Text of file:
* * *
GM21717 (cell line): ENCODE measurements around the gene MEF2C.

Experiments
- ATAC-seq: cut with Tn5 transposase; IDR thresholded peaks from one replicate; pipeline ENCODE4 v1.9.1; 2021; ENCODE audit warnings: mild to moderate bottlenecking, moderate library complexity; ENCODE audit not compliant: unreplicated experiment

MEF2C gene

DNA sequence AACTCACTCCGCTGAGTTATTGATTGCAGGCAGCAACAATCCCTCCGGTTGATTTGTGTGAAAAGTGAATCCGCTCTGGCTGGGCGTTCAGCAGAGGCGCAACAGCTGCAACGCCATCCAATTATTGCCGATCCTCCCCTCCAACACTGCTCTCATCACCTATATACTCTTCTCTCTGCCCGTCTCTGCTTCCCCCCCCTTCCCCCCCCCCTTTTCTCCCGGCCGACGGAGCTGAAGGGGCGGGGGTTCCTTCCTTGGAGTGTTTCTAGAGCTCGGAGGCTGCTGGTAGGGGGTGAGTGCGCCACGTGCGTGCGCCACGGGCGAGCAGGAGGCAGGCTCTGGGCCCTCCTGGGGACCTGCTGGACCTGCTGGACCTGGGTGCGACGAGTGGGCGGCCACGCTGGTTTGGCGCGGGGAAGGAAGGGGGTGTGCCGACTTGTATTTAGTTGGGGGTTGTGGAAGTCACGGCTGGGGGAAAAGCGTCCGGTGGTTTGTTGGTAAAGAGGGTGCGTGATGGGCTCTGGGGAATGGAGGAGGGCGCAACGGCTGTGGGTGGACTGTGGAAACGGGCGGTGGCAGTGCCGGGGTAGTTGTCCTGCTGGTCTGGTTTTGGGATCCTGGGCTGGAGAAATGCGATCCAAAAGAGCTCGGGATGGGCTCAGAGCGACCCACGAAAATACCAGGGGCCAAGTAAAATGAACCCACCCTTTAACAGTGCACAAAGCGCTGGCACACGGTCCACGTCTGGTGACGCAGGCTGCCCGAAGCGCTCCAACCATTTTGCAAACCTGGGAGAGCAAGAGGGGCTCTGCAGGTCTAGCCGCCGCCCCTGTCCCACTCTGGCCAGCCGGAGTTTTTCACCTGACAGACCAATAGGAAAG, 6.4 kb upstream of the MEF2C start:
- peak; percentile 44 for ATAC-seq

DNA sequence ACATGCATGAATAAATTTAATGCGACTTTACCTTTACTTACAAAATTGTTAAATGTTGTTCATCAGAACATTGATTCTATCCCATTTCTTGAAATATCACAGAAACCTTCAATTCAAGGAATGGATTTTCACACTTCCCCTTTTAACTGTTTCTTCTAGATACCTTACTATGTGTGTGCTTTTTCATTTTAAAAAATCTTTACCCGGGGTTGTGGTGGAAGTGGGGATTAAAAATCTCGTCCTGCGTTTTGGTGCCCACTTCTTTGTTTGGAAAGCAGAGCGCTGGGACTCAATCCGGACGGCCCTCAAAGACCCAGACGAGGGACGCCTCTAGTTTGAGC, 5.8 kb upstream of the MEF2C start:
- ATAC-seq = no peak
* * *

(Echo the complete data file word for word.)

GM21717 (cell line): ENCODE measurements around the gene MEF2C.

Experiments
- ATAC-seq: cut with Tn5 transposase; IDR thresholded peaks from one replicate; pipeline ENCODE4 v1.9.1; 2021; ENCODE audit warnings: mild to moderate bottlenecking, moderate library complexity; ENCODE audit not compliant: unreplicated experiment

MEF2C gene

DNA sequence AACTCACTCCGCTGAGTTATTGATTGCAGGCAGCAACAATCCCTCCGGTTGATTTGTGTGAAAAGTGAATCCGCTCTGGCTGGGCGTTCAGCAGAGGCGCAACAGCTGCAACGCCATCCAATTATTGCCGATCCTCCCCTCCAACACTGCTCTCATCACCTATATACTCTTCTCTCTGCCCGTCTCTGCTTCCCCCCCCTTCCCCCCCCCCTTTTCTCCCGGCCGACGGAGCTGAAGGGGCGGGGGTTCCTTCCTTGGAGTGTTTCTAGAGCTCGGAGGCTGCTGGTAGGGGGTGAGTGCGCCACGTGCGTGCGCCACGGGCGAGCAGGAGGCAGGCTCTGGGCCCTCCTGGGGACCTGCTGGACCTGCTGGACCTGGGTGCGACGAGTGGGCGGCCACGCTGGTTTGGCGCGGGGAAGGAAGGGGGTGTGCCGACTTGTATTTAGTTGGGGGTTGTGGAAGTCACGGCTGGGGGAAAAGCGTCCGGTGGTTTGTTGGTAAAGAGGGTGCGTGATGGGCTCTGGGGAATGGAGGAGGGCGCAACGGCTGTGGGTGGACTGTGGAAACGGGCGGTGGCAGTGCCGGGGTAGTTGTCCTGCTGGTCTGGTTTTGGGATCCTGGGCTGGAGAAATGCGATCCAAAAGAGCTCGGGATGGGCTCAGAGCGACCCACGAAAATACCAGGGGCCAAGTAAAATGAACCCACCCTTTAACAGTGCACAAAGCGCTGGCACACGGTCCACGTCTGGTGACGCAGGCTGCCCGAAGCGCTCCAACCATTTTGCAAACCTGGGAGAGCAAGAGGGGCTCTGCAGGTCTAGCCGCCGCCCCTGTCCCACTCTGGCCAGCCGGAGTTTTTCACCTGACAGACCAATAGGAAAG, 6.4 kb upstream of the MEF2C start:
- peak; percentile 44 for ATAC-seq

DNA sequence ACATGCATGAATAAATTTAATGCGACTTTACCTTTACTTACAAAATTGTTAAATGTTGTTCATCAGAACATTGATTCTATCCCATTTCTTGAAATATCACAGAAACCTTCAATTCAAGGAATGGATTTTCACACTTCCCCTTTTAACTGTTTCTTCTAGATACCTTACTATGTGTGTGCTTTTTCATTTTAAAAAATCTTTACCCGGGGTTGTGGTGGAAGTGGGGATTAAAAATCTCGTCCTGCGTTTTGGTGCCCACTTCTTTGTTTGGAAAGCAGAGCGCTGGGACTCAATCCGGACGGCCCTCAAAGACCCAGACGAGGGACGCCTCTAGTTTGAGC, 5.8 kb upstream of the MEF2C start:
- ATAC-seq = no peak